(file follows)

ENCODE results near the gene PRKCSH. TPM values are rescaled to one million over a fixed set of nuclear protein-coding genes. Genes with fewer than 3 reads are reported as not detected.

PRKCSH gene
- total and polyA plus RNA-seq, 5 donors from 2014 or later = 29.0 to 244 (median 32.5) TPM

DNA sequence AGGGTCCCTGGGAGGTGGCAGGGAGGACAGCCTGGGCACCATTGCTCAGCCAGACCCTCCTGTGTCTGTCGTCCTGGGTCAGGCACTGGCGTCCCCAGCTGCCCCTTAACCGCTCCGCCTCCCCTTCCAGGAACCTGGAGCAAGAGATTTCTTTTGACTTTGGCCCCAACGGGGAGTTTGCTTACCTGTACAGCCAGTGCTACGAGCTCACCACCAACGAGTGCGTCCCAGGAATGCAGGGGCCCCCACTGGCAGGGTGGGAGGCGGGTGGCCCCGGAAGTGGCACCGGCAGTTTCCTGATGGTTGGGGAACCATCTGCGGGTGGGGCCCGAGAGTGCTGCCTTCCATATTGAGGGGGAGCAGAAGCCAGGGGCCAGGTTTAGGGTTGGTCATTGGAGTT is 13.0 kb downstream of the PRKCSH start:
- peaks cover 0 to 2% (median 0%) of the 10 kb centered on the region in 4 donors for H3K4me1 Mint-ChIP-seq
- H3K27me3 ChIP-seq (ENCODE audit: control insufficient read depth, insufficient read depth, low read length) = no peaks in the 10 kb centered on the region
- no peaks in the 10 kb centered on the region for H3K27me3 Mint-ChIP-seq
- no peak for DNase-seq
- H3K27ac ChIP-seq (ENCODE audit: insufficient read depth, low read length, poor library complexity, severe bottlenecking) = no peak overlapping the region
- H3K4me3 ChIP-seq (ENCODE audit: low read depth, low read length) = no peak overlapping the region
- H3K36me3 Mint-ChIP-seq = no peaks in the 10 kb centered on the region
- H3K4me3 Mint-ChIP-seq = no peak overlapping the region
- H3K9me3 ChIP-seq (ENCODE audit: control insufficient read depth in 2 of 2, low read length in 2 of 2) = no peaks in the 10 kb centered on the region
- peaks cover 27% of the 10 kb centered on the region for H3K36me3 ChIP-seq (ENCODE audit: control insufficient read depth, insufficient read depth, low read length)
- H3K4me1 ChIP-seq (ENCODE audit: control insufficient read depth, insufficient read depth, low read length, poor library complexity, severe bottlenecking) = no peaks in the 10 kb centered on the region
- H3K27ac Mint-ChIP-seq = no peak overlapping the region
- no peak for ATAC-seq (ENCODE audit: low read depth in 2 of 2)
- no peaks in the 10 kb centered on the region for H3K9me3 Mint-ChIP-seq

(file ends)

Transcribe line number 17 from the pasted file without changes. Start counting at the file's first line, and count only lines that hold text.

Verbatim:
- no peak for ATAC-seq (ENCODE audit: low read depth in 2 of 2)